Responding to Loss

On Sunday night, April 27, a tornado came through our area resulting in loss of property for many and loss of life for some. Included in those who lost lives was one of my co-workers and two of his daughters. This man was a godly father of nine children who dedicated his life to caring for family - not just his but countless others as well. And he was putting his family's safety above his own when the house collapsed around him. His daughters were faithful followers of Christ as well.  If ever there was a Christian family, in the true sense, this was it. loss

That next morning, as I was processing through the tragedy of the night before, it was as if I was hyper sensitive to everything going on around me. Everything that would normally seem "ordinary" was suddenly worthy of notice. I wrote the following post on my Facebook page, even as I sat in my vehicle willing myself to walk into the office.

It's trash day in our neighborhood, and recycling day. We dutifully lugged the trash and recycling receptacles to the curb. The kids made their school buses on time. The local fitness center parking lot was packed. A large garbage truck blocked the path of the car in front of me making us wait unnecessarily. The drive through line at the local Starbucks was wrapped around the building, as usual. A large SUV tailgated me for a mile or so as I drove to work, arriving just a little later than I'd planned.

Just observations made, all so normal for a Monday.

And yet this Monday, I sat at our dining table in stunned silence, weeping.

This Monday, I held my wife in embrace a little longer.

This Monday, I didn't want to let my kids go.

This Monday, I felt guilty for packing my running gear so I could get out for a lunch run, for even packing a lunch. Yet the need for normalcy and release seem to take over.

This is the wake of disaster, of tragedy striking close to home.

Yet I am not without hope or purpose.

"But we do not want you to be uninformed, brothers, about those who are asleep, that you may not grieve as others do who have no hope. For since we believe that Jesus died and rose again, even so, through Jesus, God will bring with him those who have fallen asleep. For this we declare to you by a word from the Lord, that we who are alive, who are left until the coming of the Lord, will not precede those who have fallen asleep. For the Lord himself will descend from heaven with a cry of command, with the voice of an archangel, and with the sound of the trumpet of God. And the dead in Christ will rise first. Then we who are alive, who are left, will be caught up together with them in the clouds to meet the Lord in the air, and so we will always be with the Lord. Therefore encourage one another with these words." (1 Thessalonians 4:13-18 ESV)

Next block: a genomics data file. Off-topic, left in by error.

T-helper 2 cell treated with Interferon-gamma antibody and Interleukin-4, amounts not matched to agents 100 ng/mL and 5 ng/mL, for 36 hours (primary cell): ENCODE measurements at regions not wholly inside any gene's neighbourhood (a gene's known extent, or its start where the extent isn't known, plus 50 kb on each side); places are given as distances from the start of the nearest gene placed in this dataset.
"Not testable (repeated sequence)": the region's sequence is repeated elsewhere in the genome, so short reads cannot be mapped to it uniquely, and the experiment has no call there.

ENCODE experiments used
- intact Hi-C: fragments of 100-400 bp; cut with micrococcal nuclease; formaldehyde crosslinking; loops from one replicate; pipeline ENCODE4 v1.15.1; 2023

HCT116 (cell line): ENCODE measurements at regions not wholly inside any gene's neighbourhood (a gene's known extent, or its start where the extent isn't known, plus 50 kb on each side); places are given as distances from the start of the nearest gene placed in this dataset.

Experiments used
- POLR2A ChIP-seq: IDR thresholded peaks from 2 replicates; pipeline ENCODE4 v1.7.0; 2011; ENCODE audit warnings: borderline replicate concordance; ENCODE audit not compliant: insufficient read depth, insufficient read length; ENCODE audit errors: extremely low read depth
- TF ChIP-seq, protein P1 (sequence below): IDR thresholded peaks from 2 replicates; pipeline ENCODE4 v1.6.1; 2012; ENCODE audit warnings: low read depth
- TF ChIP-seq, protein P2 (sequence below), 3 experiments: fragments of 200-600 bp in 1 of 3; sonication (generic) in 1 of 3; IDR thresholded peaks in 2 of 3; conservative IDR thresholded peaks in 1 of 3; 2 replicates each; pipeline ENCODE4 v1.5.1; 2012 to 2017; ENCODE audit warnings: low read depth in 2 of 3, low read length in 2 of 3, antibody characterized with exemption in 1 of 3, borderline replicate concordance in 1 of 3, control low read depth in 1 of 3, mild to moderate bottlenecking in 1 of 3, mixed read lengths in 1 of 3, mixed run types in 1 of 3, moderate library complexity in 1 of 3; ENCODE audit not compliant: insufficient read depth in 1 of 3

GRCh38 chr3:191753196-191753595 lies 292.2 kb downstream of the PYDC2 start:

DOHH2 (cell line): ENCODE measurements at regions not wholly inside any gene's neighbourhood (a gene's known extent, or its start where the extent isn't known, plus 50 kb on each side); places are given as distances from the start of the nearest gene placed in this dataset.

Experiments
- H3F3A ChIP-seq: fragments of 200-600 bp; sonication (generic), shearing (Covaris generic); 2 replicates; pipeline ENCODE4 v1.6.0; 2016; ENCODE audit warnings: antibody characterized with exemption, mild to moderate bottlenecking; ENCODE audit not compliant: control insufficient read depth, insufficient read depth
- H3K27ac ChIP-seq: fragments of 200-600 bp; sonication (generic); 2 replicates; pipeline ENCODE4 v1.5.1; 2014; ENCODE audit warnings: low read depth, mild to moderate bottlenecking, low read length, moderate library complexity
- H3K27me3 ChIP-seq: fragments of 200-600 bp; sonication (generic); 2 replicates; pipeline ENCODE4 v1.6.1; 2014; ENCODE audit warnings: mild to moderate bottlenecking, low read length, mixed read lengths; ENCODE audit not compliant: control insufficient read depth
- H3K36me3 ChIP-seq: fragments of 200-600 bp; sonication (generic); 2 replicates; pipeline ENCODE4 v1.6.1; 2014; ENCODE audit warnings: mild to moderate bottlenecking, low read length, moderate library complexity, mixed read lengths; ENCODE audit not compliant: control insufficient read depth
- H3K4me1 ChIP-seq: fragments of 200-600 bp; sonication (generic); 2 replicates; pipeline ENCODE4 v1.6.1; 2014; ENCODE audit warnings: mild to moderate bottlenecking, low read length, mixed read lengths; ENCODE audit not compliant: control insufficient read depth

Even as I was writing that, another passage of scripture came to mind. It's the story found in 2 Samuel 12:16-23. You can read it for yourself, but here's my paraphrase:

King David's child - the child conceived because of adultery with Bathsheba - is deathly ill. David fasted, laying out all night on the ground begging God to save the child. But the child dies anyway.  David's servants are afraid to tell him the child died, but David figures it out by the way they're acting. Then he gets up, cleans up, gets a bite to eat, and carries on with his life. His servants are confused. If he was so grieved by the child's sickness, why is he not even more upset about the child's death? David's reply: "I fasted while I could still do something about it. But there's nothing more I can do, now that he's dead." Again, that's my paraphrase, but that's the general story.

Dealing with Loss

I know that everyone deals with difficulty differently. But it would seem that seeking normalcy in the face of tragedy is actually pretty common. I'd go so far as to say that going about one's usual routine is actually a way of dealing with grief - actually a form of grieving itself. For me, even in my routine I find myself processing - going all foggy headed one moment and then all of a sudden having extreme clarity. Having muddled thoughts one moment followed by new epiphanies the next. Feeling extreme sadness in one instant, even weeping, and then joy in the next - and more tears. All while doing what is routine, what comes as "second nature." Because, after all, life goes least for a time.

I know it's likely that you may be reading this and experiencing a difficult time in your life right now. I just want to say that it's okay to find solace in routine.  It's okay if you don't know how to act, what to say, what to do. If everything seems inadequate or maybe just too much. And it's okay to have those feelings of fogginess and clarity. That's just part of grief. It's okay if things make sense one minute and then not so much the next. Maybe you'll find some comfort in these words. I guess that's what I'm aiming for.

Or maybe I just want you to know: you're not alone.

How can you help victims of the tornado in Arkansas?  Go here for more information.  Also, go here to listen to a special FamilyLife Today® broadcast.   


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